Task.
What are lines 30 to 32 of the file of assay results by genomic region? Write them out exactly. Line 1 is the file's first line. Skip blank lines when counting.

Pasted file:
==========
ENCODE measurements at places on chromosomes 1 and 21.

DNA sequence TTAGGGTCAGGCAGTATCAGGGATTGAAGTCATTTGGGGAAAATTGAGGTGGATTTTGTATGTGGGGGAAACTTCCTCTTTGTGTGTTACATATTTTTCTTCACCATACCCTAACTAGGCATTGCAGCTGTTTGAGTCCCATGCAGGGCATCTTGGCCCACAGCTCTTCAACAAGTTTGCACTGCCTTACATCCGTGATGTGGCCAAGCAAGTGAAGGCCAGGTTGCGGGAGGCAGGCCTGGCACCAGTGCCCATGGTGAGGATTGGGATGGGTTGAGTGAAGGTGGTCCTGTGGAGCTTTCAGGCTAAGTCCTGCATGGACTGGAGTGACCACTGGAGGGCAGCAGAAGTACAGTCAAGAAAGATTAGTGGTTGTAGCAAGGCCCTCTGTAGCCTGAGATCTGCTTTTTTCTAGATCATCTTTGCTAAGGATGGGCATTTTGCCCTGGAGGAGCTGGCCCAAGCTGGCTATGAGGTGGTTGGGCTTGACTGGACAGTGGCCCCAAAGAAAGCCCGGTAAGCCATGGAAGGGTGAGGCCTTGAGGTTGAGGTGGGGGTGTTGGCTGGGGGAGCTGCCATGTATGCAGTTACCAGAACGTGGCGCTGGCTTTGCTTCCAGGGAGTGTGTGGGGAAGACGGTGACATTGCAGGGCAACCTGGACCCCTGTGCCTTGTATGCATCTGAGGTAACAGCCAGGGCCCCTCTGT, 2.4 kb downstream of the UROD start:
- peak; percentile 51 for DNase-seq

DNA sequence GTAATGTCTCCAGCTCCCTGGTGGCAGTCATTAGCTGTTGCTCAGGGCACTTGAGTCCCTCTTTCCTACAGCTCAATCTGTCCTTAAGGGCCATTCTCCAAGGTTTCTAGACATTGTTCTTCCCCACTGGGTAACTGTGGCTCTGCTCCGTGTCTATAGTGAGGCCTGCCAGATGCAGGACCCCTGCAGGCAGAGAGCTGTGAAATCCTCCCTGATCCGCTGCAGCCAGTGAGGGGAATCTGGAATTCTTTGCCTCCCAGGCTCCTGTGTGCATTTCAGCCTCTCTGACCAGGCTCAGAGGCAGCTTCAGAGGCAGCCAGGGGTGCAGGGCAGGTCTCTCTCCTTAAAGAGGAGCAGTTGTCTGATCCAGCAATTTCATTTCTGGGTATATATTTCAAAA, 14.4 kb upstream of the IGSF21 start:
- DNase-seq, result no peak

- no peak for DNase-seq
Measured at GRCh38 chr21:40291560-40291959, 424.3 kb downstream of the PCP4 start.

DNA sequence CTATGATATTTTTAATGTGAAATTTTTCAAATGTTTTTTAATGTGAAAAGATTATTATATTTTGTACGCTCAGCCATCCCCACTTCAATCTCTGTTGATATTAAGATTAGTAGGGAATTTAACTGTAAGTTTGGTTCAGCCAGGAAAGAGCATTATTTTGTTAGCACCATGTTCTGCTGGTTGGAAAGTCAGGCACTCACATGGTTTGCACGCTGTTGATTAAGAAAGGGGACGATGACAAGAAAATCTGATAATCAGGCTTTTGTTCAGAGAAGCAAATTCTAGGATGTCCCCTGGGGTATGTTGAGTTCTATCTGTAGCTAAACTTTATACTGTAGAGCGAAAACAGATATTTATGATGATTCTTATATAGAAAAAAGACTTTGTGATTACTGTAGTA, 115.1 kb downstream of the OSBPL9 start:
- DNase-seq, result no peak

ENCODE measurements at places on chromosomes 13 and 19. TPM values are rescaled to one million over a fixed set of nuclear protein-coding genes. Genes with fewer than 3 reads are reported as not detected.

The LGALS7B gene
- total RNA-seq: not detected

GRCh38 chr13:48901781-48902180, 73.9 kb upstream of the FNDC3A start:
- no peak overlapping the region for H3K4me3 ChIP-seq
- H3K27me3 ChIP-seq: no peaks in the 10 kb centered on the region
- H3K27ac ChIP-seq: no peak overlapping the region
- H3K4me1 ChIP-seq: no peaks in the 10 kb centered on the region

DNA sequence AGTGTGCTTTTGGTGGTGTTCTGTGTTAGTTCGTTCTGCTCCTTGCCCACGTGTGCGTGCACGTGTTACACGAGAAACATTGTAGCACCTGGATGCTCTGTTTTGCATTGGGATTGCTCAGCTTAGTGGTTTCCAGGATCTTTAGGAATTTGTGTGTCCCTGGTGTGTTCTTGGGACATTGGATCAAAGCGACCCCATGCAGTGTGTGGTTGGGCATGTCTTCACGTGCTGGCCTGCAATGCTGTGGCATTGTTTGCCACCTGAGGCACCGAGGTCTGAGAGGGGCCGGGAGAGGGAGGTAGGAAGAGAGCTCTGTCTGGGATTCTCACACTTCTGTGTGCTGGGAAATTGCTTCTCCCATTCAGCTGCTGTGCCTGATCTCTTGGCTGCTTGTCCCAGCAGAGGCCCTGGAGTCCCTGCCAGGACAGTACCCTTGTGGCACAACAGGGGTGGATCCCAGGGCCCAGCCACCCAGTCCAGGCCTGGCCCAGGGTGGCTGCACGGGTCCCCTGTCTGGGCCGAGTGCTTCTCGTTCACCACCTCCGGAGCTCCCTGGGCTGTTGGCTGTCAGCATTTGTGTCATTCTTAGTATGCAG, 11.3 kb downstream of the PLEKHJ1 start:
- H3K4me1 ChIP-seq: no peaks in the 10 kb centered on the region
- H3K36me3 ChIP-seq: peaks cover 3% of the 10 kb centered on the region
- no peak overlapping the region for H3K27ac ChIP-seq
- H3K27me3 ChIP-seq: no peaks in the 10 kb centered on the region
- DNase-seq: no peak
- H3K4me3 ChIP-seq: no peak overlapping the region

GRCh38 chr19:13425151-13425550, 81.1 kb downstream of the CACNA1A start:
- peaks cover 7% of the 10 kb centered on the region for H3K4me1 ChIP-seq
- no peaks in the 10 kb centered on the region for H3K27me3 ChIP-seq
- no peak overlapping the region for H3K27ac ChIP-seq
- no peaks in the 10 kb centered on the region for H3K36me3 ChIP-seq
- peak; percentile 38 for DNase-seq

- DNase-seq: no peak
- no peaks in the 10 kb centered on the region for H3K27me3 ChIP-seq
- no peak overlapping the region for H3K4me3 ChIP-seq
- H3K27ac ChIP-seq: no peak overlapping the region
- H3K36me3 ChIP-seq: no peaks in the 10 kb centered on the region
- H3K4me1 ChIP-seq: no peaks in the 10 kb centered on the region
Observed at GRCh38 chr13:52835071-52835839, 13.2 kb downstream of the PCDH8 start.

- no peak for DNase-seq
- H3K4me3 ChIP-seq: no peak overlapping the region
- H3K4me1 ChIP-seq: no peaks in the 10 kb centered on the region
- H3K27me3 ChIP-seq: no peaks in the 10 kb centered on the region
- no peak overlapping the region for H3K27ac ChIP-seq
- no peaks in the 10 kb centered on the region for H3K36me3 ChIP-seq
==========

- peak; percentile 38 for DNase-seq

- DNase-seq: no peak
- no peaks in the 10 kb centered on the region for H3K27me3 ChIP-seq